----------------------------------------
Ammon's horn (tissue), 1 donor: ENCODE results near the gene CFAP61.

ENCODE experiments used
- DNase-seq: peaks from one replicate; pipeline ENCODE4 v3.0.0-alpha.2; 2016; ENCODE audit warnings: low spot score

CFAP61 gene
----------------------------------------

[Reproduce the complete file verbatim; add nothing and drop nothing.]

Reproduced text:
Ammon's horn (tissue), 1 donor: ENCODE results near the gene CFAP61.

ENCODE experiments used
- DNase-seq: peaks from one replicate; pipeline ENCODE4 v3.0.0-alpha.2; 2016; ENCODE audit warnings: low spot score

CFAP61 gene